Newspaper Archive of
The Monroe County Reporter
Forsyth, Georgia
Lyft
April 18, 2018     The Monroe County Reporter
PAGE 5     (5 of 22 available)        PREVIOUS     NEXT      Full Size Image
 
PAGE 5     (5 of 22 available)        PREVIOUS     NEXT      Full Size Image
April 18, 2018
 

Newspaper Archive of The Monroe County Reporter produced by SmallTownPapers, Inc.
Website © 2021. All content copyrighted. Copyright Information.     Terms Of Use.     Request Content Removal.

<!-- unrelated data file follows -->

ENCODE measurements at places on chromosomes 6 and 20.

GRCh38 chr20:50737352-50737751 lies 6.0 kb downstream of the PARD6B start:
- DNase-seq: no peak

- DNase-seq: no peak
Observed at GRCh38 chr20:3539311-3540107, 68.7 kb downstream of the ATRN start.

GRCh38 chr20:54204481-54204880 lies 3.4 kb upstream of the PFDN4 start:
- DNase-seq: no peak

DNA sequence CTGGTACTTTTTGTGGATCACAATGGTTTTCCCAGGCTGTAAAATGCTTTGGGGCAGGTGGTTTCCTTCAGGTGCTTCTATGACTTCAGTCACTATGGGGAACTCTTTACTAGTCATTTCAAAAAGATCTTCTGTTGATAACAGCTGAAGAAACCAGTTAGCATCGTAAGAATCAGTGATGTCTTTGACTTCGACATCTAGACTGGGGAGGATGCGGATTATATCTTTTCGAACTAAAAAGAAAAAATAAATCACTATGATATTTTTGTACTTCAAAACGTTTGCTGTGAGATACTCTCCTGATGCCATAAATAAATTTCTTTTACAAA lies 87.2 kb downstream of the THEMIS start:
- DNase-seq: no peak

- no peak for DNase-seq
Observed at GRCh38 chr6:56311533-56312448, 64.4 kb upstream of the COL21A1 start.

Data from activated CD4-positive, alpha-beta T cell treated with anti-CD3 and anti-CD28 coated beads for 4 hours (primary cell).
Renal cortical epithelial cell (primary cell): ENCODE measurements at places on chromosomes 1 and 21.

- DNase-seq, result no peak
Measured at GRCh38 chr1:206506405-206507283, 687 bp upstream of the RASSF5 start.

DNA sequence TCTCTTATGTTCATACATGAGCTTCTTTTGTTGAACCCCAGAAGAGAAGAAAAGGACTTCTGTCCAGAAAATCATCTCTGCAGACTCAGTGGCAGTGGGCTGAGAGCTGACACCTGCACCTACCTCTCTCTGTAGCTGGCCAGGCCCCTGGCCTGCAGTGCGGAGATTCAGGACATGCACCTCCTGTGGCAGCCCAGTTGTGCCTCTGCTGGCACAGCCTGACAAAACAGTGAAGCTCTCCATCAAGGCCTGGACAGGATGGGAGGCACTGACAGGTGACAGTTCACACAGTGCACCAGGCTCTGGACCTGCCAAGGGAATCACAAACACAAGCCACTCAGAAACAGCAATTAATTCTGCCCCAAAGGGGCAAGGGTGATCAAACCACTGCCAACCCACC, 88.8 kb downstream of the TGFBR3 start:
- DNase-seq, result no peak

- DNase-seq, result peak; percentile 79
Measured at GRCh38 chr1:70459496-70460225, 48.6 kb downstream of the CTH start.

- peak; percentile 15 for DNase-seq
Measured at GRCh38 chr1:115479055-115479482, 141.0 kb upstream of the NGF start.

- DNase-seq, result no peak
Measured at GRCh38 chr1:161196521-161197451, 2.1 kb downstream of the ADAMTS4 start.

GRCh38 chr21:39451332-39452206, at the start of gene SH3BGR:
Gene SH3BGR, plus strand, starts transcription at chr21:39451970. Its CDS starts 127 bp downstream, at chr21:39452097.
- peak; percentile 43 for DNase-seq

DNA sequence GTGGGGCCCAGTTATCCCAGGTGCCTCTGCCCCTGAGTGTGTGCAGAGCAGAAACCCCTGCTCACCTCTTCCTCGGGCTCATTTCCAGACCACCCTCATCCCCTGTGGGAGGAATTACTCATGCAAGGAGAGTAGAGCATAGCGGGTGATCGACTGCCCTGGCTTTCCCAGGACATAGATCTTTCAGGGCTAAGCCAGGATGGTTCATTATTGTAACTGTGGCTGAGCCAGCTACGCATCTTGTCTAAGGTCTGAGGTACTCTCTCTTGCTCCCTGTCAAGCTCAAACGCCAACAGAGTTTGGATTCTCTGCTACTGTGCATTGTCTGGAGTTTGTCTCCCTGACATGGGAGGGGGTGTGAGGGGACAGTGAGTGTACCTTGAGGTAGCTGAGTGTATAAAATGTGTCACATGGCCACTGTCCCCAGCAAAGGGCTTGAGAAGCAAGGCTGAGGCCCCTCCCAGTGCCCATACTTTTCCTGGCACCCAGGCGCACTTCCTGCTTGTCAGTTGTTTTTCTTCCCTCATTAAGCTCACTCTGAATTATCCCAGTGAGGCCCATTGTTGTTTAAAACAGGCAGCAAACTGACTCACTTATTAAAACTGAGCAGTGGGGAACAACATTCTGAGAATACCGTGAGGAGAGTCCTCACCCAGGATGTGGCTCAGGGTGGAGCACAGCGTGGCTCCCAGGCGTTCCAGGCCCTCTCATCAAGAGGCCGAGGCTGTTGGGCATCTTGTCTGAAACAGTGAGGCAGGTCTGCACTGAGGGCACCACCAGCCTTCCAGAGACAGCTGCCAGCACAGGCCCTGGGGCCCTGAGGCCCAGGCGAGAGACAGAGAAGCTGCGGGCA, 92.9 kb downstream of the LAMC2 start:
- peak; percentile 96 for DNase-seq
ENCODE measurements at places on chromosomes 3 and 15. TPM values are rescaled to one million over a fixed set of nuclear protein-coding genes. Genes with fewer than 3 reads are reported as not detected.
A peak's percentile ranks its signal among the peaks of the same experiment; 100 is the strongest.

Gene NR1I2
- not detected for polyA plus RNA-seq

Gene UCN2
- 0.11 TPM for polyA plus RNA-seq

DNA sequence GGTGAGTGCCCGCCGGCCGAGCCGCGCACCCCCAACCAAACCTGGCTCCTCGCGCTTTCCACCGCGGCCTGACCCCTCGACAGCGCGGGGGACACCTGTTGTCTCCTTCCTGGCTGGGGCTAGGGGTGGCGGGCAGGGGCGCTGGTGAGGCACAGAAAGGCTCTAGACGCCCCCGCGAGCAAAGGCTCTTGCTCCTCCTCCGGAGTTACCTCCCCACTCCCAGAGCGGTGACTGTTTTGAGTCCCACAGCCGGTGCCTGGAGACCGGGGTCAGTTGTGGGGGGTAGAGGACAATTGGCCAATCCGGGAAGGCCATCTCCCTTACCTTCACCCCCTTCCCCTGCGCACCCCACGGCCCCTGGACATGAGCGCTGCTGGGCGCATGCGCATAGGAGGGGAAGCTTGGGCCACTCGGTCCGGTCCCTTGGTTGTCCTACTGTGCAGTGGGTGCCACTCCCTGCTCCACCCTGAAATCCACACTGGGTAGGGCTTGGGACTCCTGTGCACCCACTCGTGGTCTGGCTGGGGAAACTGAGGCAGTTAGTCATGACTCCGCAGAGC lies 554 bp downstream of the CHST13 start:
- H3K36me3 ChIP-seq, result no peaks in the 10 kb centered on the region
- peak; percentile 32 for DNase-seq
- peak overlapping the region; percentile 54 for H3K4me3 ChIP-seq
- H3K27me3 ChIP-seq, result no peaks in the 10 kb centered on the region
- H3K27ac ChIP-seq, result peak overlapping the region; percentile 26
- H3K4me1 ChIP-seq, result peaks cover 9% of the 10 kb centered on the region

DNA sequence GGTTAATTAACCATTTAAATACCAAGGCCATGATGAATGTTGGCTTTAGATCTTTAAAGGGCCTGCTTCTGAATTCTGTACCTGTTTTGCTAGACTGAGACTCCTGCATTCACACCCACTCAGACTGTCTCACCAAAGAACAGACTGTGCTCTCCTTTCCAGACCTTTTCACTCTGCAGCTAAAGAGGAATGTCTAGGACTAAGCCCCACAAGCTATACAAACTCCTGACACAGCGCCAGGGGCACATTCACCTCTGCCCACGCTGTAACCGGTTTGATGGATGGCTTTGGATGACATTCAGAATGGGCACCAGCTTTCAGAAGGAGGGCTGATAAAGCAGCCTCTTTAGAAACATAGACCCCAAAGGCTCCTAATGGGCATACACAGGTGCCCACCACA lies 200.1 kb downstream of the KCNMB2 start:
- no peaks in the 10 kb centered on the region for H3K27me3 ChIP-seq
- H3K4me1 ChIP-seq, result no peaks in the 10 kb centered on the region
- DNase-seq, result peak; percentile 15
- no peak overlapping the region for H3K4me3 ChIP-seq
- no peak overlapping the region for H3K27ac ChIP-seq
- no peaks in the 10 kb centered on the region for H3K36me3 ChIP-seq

O The Monroe County Reporter * April 18, 2018 lit illlllillllWtl ttlllll] Iltllllllttl llllllllll 11 IIIIIllll IIIll II i l I ~! i~ !i~ ~ ~1 i~iii! ~ilil!t I t IlIIil!iiiitffl I lit iiJ ill IlltliltltlllJill~iHllllllllllil!illlllltll ON THE OUTSIDE LOOKING IN by Don Daniel All hail vo-tech schools last couple ofwedcs, there have been several rts, specifically in The Wall Street Journal and a Trend magazine, about alternatives to college coming high school graduates. I digress for a couple of paragraphs. My step-dad was the founder and first director of the then-called Swainsboro Area Vocational and Techrfical School which is now called a college. Back in 1963, Swainsboro, Emanud and the surrounding counties were facing a shortage of qualified workers in a society which was changing from agricultural to industrial. Finding qualified workers who could weld, repair small engines, fix air conditioning, lay bricks, become hair dressers and wanted to go into nursing were non-existent. The local board of education named Dad as the director to make the necessary progress to open a school that would provide an education for those who were used to low-paying, menial jobs with no future often staring at the rear end of a mule. I dofft know what the enrollment numbers are but the college contin- ues to provide a workforce from which industry and businesses can recruit Many of the students have a job even before they graduate. One of the industry recruitment tools the local Swainsboro chamber of commerce used and uses was the availability of a trained workforce as well as the ability to train students for the desired industrial jobs. Tne one-building campus now consists of eight buildings on almost 30 acres. As a tribute to honor Dad's efforts, his name is permanently on display over the auditorium entrance, "Maurice D. Boatwright Auditoriurff'. Now back to some more trade school info: There are now 22 technical colleges across the state that are offering a broad spectrum of courses and careers to those graduating seniors that dofft want to be indebted to a college loan or put the finandal responsibility on their parents. The Georgia Trend lead into the story' qot Your Daddy's Vo- tech School", was "Georgiab technical college system is preparing students for careers and maldng sure industry has a ready supply of employees? That was the same objective when SAVTS opened in 1963. I am sure Dad is proud and smiling. He is buried less than a mile from the school and I am sure looks over it every Central Georgia Technical Col- lege has a campus here in Forsyth and I assume provides the type of curriculum necessary for students to become a success without a col- lege degree. "YES, WE have no bananas!" I discovered reading The WSJ that the world's most popular fruit is the banana. Again, I digress for a couple ofparagraphs. I know what you are going to say when I tell you I am not a fan of bananas or banana puddiff Just haven't ever liked the taste and assumed at an early age that bananas were monkey food. Another reason, banana puddin' was always a Sunday special with leftovers being served for a couple ofweeks just kiddin a couple of days. So, this may surprise you ffyou haven't purchased any bananas lately: The price that stores pay for the dongated, ydlow-pealed fruit has soared to record highs. But the good news is many retailers have been hesitant to pass their rising banana prices on to you banana lovers. ABOUT ONCE a month, I have to take my collected loose change to the machine that gives me "real money" for all the pocket change I have chunked into the piggy bank I keep on my kitchen counter, filled mostly with pennies, nickds, dimes and few quarters. I like the surprise ofthe total. Fun! When was the last time you bought something for a penny or even a nickd? There is some Washington "swamp" talk to do away with the penny and nickd; the U.S. Mint quit minting them because it costs more to make the nickd and penny than they are worth. TODAY AFTER 12 noon is when Forsyth voters will find out who has qualified to seek the dty throne of the deceased former councilman Dexter King. Early voting begins April 30 through May 18. The "real" voting is going to be held May 22. I am sure Wdl and staff will make sure you know what is going on with the candidate(s) and dection. THE FIRST correct answer to last wed& The Question was Matthew Robichaux is the new person working for the Forsyth Convention & Visitors Bureau. Winners get the certificate for a Jonah's cookie, a dozen Dunkin Donuts, Dairy Queen Blizzard, Whistle Stop fried green tomato appetizer, slice of Shone3es strawberry pie, The Pickled Okra sandwich, chips and drink and a Fqrsyth Main Street t-shirt. Herds The Question for this weelc Monroe County Magistrate Judge Buck Wilder was pictured in overalls instead of a judge's robe on the front cover of The Spring Home & Garden section for doing what? First correct answer after 12 noon gets the goody certificate. . . - . - LETTERS TO THE EDITOR To the Editor, According to the DataUSA website, "1"have been following the P&Z the median household income for | application from the developer of Monroe County was $48,744 and I am II a low-income and Hun apart- sure that the figure that applies to this ,L.ment project at 5771New Forsyth subdivision is probably well over the Road and need to shed a little light $80,000 mark. This means that resi- on this situation. The homeowners in dents build, live in, and meticulously Cross Creek and in Riverside maintain the type of homes Plantation did not move that cost over a quarter of a into Monroe County and million dollars to build and invest their life savings and they pay large amounts of a goodly portion of their property tax, but sddom monthly income just to have require any county services a devdoper come in and from the Sheriff's Depart- destroy the property values ment, Fire Department, or by building a future slum, Road Department. drug retailing operation, RICKETSON I have looked at the and burglary headquarters information regarding the next door. When zoning type of resident that will first came to Monroe County, it was qualify for these apartments from the explained to us ordinary folks that it text of another property managed by was to protect property values and the Vantage Group and one warning control growth in the proper manner really stood out: "This property may for the benefit of all A low-impact also designate units for renters with office park or something similar might even lower incomes, from 60% of be an appropriate high use of this land AMI (Area Median Income) down to that is adjacent to a very nice subdivi- 30% of AMI". But wait, it gets worse: sion that is home to stable, settled, and "It is even possible that all units have responsible families, been set aside for those with extremdy low incomes (as low as 15% of AMI)". Even though the project is planned for Monroe County, it is technically adjacent to Bibb County, which has an AMI of $36,519 according to a quick look online. 15% ofthat figure is less than $5,500 per year, or about 9% of the Monroe County AMI. These government-subsidized apart- ments could not be a worse fit for this area and will cause property values to drop like a rock, leaving the people that paid their taxes every year strand- ed with homes that have to be guarded 24/7 and then have to be sold at a devastating loss. I urge everyone that has worked and paid their taxes in this area to take time off from work, travel up to Forsyth, and attend the P&Z meeting on Monda); April 23, at 5:30 p.m. and then take time off from work again on Tuesday, May 1, at 6 p.m. to attend the County Commission meet- ing to make sure they fully understand that this type of development is bad for Monroe County and its dtizens. John Ricketson South Monroe County To the Editor, eautify Forsyth's "Public En- emy Number One" continues to litter Ensign Road with empty cans each afternoon. In addition to his favorite Mang-o-rita, our perpetrators expanded his (her??) tactics to grape, lime and even pineapple. Several cans have been Rita Man: Eyes are watching. Drink if you must, but use your trash can, not Ensign found at the entrance ofRoad, as your de osito r. Meadow Park Estates. Could ,ore terry our villain be residing there? Forsyfh Inquiring minds want to Tom Perry is chairman of know. Beautify Forsyth. A warning to you, Mang-o- i/!i iiiiii!~i II I To the Editor, he Georgia High School Association's lack of com- mitment to competitive balance in high school ath- letics directly affects public schools across the state during Class 3A and 4A state playoffs. Since the 2016 reclassification, the eight Atlanta- area private schools in 3A and 4A, representing 7% of all schools, won 40% of state rifles (23 of 58 competi- tions). Since 2000, these eight private schools have won 240 state titles while competing in 3A and 4A. While this tremendous disparity continues in 3A and 4A, Sen. Jeff Mullis (R-Chickamauga) sponsored Senate Bill 456, which requires GHSA split all sports in Class 1A. 1A public school Gordon Lee is in Sen. Jeff Mullis's district. Last fall, Gordon Lee lost to a private school in the volleyball playoffs. Not unusual since no 1A public school has won a state championship in volleyball. AJC high school sports reporter Todd Holcomb was the first to report this on April 9. During the 2016 reclas- sification, Gordon Lee moved down from Class 2A to 1A. Senate Bill 456 can be found at www.legis.ga.gov/ Legislation/20172018/174279.pdf. During the 2012 GHSA redassifi- cation, two of the 1A sports not split into both public and private playoffs are soccer and volleyball. In an un- usual move, GHSA recently split the playoffs for these two sports. The previously stated reason why these two sports have not been split in 1A is due to inadequate school participation rates. The timing of GHSA s decision and Senate Bill 456 are not random events. MP teams often lose to At- Last Nov. 30, lanta area private schools the Alabama High in the playoffs, such as this School Athletic As- loss in the state semis to sociation approved Blessed Trinity in December. a new competitive balance plan that only affects private schools. This plan is based on a private school's success rate, by sport, in state tour- naments and was adopted by a bi- partisan group of public and private school administrators. If a private school has significant success in state tournaments during a three-year pe- riod by sport, that school will move up a dassification in that sport. On March 14, the Tennessee Secondary School Athletic Associa- tion (TSSAA) voted to completely split public and private schools into separate divisions. This ap- plies to all competitions. Twenty-one years ago, the TSSAA took the first step by placing private schools into a separate division if these schools offered need-based financial aid. The March 2018 TSSAA proposal to completely split public and private schools was submitted by Memphis private school Harding Academy. The proposal passed unanimously and will go into effect during the 2019-20 school year. GHSA'S lack of com- mitment to competitive balance in 3A and 4A and Sen. Mullis's decision to create additional par- ity in 1A speaks volumes for where priorities lie. Both the public/private 1A split in 2012 and GHS/ s 2016 decision to push 2A private schools out of 2A, proves there should be separate public and private school playoffs in all sports and in all clas- sifications, not just the two lower dassifications. Unfortunately for 3A and 4A public schools in 2018, it will be wash, rinse, and repeat. Alan Henderson Watkinsville I AM going to miss Dr. William C. Cummings! I considered Bill a dose Mend andwe had many conversations about not his religious beliefs the growth potential, leadership and future of Forsyth and Monroe County. Bill was the vice-president of human resources ofthe former Charter Medical in Macon. When the medical conglomerate sank, Bill and his wife Anne invested in downtown Forsyth and opened The Left Banque Tea Room, a travd agency and purchased The Rose Theater where they had "open air" concerts since there was no roof on The Rose Theater building. They didn't go broke owning those three businesses on the square, they just decided to do something else. Bill got back into human resources consulting and wrote a Sunday column in the Macon Tdegraph, My many conversations with Bill were always about the growth and direction Forsyth-Monroe County was and was not goin He was always positively optimista2 with a tone of on, both ofus hoping to be around when the dty and county woke up to the potential they were not capitalizing on. NOSED OUT!. Saw where the county commissioners were go ing to discuss purchasing a new canine for the Sheriff's Depart- ment- Guess the old dog "got nosed out"! LISTEN TO The Reporter On The Radio on Majic 100 Sun- days at 7 am. or anytime by clicking on the radio icon at mymcr. net. You can also see on the show on Forsyth Cablevision. Don Daniel founded the Reporter in 1972. Email him at tul- laybear@bellsouth.net.